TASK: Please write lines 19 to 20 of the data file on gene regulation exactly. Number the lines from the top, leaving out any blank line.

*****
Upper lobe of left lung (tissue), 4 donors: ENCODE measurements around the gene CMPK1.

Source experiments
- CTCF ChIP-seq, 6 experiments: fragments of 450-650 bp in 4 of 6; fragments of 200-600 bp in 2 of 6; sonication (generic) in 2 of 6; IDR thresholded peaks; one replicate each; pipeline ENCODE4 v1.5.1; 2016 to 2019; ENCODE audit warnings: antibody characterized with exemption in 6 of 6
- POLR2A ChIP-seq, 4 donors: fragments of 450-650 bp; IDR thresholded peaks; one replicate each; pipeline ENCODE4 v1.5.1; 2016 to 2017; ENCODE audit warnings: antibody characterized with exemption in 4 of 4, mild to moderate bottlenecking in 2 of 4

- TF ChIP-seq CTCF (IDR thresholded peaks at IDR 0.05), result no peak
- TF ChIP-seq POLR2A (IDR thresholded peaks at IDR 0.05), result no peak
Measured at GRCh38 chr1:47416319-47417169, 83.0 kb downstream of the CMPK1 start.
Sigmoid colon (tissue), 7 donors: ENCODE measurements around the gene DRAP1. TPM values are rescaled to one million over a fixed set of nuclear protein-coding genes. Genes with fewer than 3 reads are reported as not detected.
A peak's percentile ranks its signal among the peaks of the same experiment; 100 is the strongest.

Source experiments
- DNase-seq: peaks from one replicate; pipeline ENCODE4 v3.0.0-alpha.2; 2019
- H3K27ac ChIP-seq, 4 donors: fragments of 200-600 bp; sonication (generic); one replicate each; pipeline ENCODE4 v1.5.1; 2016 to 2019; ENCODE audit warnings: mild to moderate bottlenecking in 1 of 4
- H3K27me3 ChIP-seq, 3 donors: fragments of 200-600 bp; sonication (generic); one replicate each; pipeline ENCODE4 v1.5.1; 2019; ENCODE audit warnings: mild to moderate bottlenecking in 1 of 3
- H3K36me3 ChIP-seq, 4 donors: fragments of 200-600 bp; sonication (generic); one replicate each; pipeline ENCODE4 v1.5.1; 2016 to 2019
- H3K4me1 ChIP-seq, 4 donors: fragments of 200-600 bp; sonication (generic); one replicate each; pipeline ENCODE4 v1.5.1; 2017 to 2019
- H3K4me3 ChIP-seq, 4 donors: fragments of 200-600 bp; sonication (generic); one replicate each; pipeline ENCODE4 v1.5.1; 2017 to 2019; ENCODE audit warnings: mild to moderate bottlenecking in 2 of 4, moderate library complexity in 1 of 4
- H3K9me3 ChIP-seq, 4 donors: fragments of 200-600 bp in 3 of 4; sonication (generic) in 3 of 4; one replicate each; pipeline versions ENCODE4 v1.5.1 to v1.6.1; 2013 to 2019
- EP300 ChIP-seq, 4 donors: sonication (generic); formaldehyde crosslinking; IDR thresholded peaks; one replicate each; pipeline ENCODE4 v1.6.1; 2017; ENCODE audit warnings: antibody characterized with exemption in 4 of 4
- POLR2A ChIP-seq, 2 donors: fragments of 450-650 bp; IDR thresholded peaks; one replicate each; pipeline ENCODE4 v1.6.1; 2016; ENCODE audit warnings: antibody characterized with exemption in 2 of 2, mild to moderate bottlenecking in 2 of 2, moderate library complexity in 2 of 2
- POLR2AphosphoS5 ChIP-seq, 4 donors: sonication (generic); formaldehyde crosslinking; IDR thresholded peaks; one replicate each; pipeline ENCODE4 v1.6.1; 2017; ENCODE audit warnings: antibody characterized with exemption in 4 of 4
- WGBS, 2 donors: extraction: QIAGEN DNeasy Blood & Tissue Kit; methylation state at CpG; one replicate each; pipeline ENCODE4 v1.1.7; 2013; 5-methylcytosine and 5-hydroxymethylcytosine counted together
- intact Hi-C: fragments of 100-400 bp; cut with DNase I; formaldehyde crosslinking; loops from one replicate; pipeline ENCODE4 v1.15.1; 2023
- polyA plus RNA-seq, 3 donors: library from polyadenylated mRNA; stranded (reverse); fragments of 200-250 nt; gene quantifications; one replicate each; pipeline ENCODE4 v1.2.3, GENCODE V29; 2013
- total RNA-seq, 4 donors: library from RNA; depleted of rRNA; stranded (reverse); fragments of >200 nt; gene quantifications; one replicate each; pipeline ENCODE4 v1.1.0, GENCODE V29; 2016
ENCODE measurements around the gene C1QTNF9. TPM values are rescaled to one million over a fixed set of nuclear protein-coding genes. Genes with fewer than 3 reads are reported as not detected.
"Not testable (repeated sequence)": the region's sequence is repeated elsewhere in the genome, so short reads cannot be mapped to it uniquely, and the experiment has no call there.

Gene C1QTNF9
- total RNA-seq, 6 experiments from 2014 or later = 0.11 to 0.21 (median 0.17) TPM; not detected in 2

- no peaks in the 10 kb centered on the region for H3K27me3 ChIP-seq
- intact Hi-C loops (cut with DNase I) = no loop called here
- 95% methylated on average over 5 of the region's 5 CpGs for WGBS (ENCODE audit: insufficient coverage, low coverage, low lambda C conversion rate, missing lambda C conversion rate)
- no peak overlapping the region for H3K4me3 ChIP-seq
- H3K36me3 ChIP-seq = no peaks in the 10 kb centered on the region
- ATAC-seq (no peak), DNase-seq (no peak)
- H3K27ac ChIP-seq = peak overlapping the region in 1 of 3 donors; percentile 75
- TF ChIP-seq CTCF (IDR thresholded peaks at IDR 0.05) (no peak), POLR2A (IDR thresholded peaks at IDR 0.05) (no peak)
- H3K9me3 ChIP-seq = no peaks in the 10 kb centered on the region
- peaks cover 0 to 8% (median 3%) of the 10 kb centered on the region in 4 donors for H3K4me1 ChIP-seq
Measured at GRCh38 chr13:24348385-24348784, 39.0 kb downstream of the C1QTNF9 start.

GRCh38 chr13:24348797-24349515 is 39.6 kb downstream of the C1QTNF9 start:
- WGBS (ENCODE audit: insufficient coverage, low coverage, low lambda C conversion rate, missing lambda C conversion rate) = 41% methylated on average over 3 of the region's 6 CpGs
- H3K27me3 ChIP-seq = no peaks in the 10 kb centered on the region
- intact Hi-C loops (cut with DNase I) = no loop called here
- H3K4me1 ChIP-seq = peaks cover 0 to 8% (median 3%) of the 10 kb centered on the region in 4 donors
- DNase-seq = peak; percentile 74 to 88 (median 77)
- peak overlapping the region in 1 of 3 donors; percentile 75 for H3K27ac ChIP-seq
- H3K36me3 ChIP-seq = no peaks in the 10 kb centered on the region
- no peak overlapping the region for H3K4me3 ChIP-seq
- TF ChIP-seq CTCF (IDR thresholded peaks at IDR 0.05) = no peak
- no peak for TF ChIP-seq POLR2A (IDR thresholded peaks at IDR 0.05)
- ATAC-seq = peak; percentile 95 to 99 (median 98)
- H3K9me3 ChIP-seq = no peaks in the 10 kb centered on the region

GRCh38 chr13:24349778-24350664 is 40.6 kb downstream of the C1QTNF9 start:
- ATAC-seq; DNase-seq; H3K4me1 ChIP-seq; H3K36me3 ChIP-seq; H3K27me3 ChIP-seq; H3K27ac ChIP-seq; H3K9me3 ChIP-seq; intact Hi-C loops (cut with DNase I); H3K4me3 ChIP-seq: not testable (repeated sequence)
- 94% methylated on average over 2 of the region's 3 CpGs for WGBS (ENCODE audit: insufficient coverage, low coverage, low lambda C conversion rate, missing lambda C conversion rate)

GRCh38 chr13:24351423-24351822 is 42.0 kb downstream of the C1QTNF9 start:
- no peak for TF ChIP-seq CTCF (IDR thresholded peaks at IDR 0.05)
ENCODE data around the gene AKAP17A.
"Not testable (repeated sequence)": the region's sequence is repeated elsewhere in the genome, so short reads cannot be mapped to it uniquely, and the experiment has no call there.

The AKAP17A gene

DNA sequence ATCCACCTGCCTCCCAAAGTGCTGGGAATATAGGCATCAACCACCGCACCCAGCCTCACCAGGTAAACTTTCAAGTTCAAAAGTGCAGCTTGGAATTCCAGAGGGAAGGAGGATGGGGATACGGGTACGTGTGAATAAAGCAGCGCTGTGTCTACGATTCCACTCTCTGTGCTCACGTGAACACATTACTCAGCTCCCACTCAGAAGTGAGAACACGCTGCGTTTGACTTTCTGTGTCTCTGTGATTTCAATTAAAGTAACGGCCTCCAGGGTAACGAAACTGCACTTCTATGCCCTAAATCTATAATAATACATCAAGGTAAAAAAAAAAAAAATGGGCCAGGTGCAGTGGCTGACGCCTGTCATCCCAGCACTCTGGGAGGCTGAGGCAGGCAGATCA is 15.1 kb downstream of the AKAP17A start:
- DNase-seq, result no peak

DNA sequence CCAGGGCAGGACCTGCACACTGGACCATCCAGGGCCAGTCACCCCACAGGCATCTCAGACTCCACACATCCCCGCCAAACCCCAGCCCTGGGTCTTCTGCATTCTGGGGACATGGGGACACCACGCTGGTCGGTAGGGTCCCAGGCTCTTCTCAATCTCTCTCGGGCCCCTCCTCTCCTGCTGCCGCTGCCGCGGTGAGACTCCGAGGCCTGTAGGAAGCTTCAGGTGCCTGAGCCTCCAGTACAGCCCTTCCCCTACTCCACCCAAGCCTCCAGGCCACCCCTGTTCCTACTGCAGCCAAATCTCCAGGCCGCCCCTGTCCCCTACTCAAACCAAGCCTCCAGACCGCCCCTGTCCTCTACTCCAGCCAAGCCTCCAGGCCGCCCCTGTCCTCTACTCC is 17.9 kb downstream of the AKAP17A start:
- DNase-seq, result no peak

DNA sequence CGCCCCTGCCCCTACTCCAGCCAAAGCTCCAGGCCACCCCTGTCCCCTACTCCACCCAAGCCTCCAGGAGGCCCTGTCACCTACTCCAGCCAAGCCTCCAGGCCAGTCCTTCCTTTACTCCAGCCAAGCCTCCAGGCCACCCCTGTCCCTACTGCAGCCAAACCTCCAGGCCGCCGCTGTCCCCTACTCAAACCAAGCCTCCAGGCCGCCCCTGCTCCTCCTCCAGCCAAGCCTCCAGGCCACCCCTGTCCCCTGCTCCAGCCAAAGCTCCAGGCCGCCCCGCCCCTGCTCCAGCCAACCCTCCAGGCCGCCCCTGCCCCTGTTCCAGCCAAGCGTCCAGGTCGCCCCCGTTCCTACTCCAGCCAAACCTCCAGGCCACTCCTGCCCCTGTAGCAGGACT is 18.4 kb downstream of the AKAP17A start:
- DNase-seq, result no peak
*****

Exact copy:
- POLR2A ChIP-seq, 2 donors: fragments of 450-650 bp; IDR thresholded peaks; one replicate each; pipeline ENCODE4 v1.6.1; 2016; ENCODE audit warnings: antibody characterized with exemption in 2 of 2, mild to moderate bottlenecking in 2 of 2, moderate library complexity in 2 of 2
- POLR2AphosphoS5 ChIP-seq, 4 donors: sonication (generic); formaldehyde crosslinking; IDR thresholded peaks; one replicate each; pipeline ENCODE4 v1.6.1; 2017; ENCODE audit warnings: antibody characterized with exemption in 4 of 4